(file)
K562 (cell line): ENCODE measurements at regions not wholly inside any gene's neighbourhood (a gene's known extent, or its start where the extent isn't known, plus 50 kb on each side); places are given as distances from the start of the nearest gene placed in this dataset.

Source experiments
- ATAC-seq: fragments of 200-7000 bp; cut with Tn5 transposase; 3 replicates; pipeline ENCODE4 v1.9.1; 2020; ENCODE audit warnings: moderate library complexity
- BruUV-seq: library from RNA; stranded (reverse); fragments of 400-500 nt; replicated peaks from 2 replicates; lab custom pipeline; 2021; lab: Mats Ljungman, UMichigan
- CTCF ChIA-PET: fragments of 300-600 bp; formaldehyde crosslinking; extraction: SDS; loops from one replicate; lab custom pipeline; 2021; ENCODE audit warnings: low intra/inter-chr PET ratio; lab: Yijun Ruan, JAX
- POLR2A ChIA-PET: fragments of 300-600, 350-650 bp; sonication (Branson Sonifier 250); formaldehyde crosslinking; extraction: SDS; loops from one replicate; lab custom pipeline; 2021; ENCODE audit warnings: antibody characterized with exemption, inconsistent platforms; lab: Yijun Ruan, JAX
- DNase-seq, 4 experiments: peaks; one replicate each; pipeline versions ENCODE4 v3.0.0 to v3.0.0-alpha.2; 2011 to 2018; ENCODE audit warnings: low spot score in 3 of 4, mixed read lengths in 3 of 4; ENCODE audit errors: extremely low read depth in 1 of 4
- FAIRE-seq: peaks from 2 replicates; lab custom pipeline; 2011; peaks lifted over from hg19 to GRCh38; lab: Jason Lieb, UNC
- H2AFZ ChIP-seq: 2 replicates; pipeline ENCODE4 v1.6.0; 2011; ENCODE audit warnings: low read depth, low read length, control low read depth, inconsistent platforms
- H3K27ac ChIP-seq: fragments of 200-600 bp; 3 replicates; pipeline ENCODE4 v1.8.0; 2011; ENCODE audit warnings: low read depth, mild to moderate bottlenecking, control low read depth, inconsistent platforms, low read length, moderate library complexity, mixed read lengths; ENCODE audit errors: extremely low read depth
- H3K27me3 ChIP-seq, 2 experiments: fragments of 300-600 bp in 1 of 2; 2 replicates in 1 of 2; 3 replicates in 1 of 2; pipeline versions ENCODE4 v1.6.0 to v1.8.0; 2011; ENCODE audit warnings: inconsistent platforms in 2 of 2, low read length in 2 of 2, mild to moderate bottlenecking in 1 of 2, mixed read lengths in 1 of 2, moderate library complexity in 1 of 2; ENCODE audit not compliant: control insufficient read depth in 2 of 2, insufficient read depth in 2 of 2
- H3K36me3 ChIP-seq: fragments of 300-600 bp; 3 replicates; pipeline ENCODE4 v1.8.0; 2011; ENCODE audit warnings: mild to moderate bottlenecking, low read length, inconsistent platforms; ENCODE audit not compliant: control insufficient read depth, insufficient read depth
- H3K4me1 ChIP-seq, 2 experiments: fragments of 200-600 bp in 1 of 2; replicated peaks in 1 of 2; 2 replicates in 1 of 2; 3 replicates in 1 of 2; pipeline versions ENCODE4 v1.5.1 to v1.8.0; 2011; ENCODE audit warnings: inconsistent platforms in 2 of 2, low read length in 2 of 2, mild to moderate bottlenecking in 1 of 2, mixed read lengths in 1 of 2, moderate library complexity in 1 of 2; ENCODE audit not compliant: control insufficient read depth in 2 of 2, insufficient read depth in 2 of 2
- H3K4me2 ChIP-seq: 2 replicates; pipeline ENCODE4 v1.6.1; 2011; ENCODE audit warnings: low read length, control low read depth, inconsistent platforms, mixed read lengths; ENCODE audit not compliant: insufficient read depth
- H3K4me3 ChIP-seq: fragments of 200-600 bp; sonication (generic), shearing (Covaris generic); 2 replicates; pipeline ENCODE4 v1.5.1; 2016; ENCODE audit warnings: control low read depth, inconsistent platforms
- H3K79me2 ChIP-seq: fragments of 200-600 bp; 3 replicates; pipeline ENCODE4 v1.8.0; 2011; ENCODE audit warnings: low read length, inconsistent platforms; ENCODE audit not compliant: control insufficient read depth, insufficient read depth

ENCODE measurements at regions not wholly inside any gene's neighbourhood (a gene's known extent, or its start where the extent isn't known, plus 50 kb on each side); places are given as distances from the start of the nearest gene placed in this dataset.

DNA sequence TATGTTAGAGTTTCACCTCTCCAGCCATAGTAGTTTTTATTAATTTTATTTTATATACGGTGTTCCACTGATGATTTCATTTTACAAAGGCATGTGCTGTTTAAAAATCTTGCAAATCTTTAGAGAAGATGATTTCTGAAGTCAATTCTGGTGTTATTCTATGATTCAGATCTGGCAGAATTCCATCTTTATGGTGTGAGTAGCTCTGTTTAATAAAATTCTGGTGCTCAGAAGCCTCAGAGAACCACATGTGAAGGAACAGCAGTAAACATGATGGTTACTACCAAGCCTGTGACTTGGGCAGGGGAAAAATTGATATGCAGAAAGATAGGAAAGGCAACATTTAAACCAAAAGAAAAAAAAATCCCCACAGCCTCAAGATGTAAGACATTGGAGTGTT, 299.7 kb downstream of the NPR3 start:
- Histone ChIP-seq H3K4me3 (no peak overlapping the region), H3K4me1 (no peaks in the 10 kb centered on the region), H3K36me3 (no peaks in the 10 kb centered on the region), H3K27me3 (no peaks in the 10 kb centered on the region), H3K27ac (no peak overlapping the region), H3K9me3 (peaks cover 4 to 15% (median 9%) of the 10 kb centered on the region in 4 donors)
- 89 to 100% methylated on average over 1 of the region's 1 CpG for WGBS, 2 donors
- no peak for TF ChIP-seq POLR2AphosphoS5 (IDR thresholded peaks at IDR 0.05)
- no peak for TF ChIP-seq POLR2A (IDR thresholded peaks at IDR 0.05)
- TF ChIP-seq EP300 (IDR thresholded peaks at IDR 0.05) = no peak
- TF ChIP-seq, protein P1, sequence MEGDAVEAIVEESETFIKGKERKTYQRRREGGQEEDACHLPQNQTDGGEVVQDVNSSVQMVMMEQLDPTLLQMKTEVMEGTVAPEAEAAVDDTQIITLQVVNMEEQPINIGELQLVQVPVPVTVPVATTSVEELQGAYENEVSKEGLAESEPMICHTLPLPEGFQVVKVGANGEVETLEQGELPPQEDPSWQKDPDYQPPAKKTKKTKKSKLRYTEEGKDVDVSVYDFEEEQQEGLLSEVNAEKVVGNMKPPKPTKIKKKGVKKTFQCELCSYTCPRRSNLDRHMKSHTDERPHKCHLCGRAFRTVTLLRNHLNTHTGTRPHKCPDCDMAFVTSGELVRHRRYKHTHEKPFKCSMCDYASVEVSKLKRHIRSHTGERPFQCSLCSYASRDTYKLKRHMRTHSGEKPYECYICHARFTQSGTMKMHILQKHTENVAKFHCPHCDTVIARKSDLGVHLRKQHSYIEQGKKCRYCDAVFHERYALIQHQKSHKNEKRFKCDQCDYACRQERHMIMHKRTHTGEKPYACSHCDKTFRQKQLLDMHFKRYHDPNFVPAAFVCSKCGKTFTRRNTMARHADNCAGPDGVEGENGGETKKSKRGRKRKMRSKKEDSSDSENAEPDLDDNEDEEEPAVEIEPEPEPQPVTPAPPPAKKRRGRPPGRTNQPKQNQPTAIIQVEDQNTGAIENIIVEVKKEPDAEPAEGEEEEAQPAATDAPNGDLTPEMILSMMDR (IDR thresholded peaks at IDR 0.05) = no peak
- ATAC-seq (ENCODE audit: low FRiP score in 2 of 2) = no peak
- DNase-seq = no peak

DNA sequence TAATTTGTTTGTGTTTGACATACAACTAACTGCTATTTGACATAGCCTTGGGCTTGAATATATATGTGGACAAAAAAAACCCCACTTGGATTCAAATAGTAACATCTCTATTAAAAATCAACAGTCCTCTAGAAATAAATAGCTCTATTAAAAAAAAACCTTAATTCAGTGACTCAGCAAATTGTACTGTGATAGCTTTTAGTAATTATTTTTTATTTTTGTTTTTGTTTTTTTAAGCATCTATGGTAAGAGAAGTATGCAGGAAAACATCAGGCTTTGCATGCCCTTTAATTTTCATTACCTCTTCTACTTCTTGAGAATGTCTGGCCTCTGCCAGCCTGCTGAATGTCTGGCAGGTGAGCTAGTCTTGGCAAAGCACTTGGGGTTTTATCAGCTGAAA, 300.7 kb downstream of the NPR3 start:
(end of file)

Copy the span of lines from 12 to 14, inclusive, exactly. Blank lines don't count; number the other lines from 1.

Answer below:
- H3K36me3 ChIP-seq: fragments of 300-600 bp; 3 replicates; pipeline ENCODE4 v1.8.0; 2011; ENCODE audit warnings: mild to moderate bottlenecking, low read length, inconsistent platforms; ENCODE audit not compliant: control insufficient read depth, insufficient read depth
- H3K4me1 ChIP-seq, 2 experiments: fragments of 200-600 bp in 1 of 2; replicated peaks in 1 of 2; 2 replicates in 1 of 2; 3 replicates in 1 of 2; pipeline versions ENCODE4 v1.5.1 to v1.8.0; 2011; ENCODE audit warnings: inconsistent platforms in 2 of 2, low read length in 2 of 2, mild to moderate bottlenecking in 1 of 2, mixed read lengths in 1 of 2, moderate library complexity in 1 of 2; ENCODE audit not compliant: control insufficient read depth in 2 of 2, insufficient read depth in 2 of 2
- H3K4me2 ChIP-seq: 2 replicates; pipeline ENCODE4 v1.6.1; 2011; ENCODE audit warnings: low read length, control low read depth, inconsistent platforms, mixed read lengths; ENCODE audit not compliant: insufficient read depth